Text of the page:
German Chancellor Angela Merkel promised to deliver a proposal on taxing digital giants, such as Google and Facebook, by December 2018.
Berlin is in discussions with Paris to establish a framework on how the likes of Amazon would pay a digital tax, proposed by the European Commission.
“We are talking about it with France. But note: We are not talking about whether to tax digital companies, we are talking about how to do that,” the Chancellor told a German online portal in an interview published late on Tuesday.
“There will be a proposal by December,” Merkel added.
Just last week, French Finance Minister Bruno Le Maire reaffirmed Paris’s determination to slap a 3% digital tax on revenues by companies with a global annual turnover of 750 million euros and EU revenue of at least 50 million euros per year should be subject to the new levy. He also suggested Germany was interested in cooperating with France in order to “reach a decision together,” and now it appears Mrs. Merkel has mirrored Le Maire’s zest with a promise of a swift decision.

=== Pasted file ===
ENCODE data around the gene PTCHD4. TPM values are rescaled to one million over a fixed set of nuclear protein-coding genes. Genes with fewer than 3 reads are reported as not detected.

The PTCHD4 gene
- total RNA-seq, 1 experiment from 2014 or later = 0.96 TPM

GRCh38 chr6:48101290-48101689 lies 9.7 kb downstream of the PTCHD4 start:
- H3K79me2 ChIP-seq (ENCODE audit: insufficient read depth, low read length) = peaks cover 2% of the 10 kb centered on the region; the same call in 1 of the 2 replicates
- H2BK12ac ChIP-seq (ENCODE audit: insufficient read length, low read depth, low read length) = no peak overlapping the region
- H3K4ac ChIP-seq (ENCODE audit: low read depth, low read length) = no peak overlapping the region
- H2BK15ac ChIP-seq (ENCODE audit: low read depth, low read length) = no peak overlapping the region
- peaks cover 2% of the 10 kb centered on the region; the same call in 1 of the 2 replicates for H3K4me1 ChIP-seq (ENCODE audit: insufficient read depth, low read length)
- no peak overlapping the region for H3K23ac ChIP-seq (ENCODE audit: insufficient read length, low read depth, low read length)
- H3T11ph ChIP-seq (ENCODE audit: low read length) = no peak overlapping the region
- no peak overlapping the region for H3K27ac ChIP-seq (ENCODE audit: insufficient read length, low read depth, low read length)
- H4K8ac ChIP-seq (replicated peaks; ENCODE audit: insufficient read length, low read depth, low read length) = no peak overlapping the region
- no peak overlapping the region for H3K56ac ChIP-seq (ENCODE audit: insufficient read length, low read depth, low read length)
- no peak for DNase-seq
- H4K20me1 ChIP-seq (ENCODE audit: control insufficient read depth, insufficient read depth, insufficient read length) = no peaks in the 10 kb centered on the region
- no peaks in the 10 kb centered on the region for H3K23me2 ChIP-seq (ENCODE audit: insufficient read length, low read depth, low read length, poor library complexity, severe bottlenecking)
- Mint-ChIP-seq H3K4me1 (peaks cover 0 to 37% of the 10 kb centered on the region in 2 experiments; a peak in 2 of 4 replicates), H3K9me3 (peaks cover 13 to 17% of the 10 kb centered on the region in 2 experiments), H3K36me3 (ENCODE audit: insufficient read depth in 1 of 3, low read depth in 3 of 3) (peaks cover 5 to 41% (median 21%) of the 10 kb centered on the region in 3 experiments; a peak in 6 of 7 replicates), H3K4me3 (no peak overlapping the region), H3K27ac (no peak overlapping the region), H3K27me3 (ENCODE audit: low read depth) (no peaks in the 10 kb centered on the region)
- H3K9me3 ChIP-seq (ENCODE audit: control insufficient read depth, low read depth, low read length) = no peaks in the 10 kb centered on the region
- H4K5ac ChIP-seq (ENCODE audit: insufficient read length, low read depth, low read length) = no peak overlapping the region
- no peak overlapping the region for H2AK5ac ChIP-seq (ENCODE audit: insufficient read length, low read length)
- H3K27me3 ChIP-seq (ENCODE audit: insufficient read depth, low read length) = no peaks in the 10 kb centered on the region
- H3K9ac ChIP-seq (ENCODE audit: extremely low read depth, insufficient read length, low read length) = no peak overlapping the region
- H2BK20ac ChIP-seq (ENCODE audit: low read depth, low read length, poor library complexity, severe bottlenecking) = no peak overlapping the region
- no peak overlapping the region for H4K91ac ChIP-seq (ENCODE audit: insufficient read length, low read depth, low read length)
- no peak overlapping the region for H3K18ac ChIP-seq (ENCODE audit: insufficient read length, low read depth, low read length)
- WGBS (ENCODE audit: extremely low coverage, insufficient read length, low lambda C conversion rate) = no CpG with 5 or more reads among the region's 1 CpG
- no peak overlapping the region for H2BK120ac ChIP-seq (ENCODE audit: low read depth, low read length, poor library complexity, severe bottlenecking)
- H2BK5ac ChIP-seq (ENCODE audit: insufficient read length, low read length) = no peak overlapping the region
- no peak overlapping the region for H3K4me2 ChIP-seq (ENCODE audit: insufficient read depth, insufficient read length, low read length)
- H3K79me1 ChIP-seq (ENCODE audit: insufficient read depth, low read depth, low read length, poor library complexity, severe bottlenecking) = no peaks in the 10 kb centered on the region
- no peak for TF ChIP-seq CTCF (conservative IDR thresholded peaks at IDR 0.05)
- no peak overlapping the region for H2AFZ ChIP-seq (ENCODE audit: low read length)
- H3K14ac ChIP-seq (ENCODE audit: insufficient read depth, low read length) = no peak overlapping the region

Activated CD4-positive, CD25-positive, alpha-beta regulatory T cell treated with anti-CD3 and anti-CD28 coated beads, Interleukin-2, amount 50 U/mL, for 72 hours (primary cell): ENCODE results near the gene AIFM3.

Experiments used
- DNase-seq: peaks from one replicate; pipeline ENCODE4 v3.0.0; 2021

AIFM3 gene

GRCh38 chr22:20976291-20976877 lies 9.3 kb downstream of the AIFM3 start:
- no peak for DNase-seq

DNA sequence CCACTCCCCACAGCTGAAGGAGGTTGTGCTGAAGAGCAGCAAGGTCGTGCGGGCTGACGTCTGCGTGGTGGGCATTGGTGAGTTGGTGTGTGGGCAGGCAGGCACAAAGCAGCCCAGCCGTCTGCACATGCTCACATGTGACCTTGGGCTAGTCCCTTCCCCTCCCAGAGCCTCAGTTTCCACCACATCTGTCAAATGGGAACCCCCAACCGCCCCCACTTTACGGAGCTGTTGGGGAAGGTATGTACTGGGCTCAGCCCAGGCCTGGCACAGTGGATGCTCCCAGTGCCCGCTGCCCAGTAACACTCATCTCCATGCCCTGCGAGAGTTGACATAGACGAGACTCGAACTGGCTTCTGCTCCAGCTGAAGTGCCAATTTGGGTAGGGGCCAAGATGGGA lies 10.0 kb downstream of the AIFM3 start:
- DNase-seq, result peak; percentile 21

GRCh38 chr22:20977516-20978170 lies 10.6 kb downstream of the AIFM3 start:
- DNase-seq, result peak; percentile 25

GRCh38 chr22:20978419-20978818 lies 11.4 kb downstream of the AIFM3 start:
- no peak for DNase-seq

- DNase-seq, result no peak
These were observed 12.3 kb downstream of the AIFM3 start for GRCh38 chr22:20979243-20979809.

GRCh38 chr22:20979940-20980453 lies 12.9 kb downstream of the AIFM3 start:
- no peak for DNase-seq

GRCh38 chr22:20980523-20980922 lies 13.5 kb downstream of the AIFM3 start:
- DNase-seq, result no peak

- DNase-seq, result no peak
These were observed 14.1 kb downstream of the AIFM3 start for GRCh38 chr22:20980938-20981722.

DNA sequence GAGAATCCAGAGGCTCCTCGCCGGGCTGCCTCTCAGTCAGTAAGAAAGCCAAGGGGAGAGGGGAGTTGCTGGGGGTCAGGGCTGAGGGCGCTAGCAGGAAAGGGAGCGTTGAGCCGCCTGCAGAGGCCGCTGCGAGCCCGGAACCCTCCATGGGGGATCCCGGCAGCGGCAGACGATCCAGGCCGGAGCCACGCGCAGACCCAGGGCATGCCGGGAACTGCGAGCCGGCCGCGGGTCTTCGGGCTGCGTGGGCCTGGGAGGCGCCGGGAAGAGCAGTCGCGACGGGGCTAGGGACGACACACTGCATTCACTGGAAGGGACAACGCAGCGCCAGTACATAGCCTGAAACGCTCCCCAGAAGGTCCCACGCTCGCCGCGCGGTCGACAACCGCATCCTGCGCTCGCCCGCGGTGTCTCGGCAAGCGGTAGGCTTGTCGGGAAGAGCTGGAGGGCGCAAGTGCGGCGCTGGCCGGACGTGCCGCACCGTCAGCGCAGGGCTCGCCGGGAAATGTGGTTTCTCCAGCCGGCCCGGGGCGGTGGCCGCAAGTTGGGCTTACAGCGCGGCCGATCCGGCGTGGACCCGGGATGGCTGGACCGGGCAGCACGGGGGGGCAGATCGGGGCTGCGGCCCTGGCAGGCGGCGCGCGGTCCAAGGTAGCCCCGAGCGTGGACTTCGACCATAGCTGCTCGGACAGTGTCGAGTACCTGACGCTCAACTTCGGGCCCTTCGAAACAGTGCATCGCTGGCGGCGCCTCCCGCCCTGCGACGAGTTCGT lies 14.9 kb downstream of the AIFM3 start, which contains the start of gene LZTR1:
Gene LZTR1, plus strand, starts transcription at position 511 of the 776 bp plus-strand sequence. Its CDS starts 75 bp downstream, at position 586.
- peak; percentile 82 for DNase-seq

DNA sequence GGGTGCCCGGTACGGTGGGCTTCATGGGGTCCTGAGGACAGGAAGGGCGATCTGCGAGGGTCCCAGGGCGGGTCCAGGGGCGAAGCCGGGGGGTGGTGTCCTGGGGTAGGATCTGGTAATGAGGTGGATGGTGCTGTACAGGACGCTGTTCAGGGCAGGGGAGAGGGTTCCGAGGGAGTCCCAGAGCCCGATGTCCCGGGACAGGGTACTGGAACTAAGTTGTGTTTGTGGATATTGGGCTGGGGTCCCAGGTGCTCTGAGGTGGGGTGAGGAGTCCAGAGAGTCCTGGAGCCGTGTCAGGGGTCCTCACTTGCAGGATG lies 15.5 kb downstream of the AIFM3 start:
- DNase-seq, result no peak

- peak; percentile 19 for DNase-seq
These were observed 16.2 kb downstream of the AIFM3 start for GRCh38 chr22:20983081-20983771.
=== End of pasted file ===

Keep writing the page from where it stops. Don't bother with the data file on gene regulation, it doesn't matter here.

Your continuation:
The EC’s proposal for an interim tax which covers the main digital activities that currently escape tax altogether in the EU, has prompted a strong reaction across the pond. Washington politicians oppose an introduction of the digital tax and argue it is an unnecessary and repetitive measure, since the EU already has the VAT, a revenue tax based on the location of the customer.
Merkel’s latest comments came as Germany government reportedly plans to spend 3 billion euros ($3.39 billion)for AI research and development to keep the nation up-to-date with digital innovation globally.
“Our future prosperity depends very much on this, as does the question whether and how we can defend our European values regarding the dignity of individuals and protection of privacy in a digital age,” Merkel said on Tuesday.
The EU’s Economic and Financial Affairs Council is set meet on December 4, 2018.